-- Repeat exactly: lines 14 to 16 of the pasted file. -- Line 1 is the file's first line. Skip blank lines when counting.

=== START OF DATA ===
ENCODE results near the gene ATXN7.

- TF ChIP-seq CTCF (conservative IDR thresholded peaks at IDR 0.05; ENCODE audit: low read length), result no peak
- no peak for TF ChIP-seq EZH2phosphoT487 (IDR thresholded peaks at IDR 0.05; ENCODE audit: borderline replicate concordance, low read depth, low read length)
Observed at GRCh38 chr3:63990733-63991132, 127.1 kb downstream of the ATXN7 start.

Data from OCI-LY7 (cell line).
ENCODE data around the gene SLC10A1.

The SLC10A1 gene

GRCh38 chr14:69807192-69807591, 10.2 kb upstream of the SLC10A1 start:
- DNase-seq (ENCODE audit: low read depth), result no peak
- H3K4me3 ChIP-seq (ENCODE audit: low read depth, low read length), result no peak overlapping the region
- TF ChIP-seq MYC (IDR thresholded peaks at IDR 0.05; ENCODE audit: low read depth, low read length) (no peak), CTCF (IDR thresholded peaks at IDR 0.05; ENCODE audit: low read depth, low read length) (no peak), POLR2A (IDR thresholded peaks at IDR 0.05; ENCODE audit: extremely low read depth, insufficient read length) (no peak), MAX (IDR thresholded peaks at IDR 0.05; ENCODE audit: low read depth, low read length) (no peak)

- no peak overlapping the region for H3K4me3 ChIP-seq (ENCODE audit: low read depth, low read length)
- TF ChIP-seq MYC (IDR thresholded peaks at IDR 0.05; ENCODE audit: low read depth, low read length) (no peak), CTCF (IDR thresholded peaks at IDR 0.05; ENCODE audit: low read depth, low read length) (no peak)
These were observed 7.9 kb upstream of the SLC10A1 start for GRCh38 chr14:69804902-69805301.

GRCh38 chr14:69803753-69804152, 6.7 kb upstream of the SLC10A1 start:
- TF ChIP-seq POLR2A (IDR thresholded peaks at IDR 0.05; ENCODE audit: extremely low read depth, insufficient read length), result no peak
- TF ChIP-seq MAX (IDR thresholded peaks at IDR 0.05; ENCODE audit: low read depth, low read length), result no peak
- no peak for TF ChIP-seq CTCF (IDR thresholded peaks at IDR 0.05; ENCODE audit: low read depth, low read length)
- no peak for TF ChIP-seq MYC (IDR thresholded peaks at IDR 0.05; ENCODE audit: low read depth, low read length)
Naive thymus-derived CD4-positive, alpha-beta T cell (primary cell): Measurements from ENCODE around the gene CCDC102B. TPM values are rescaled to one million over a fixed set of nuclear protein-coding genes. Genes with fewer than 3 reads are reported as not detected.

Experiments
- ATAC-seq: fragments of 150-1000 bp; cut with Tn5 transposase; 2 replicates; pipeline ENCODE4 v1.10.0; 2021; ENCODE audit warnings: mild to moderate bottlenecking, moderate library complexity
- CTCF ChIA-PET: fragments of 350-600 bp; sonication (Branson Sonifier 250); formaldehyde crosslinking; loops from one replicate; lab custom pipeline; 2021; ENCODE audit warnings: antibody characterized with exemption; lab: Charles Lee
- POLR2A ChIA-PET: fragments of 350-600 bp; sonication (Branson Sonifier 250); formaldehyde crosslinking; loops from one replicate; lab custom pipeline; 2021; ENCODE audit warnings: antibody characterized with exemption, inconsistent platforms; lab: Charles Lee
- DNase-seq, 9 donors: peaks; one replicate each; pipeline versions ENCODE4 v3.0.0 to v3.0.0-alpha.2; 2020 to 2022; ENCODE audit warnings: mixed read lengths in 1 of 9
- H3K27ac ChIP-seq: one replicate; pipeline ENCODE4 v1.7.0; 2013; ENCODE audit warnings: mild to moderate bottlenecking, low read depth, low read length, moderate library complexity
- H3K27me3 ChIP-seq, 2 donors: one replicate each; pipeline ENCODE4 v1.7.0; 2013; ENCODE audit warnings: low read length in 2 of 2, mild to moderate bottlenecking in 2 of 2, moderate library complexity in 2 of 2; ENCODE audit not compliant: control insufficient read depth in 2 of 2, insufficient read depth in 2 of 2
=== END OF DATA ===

These were observed 7.9 kb upstream of the SLC10A1 start for GRCh38 chr14:69804902-69805301.

GRCh38 chr14:69803753-69804152, 6.7 kb upstream of the SLC10A1 start:
- TF ChIP-seq POLR2A (IDR thresholded peaks at IDR 0.05; ENCODE audit: extremely low read depth, insufficient read length), result no peak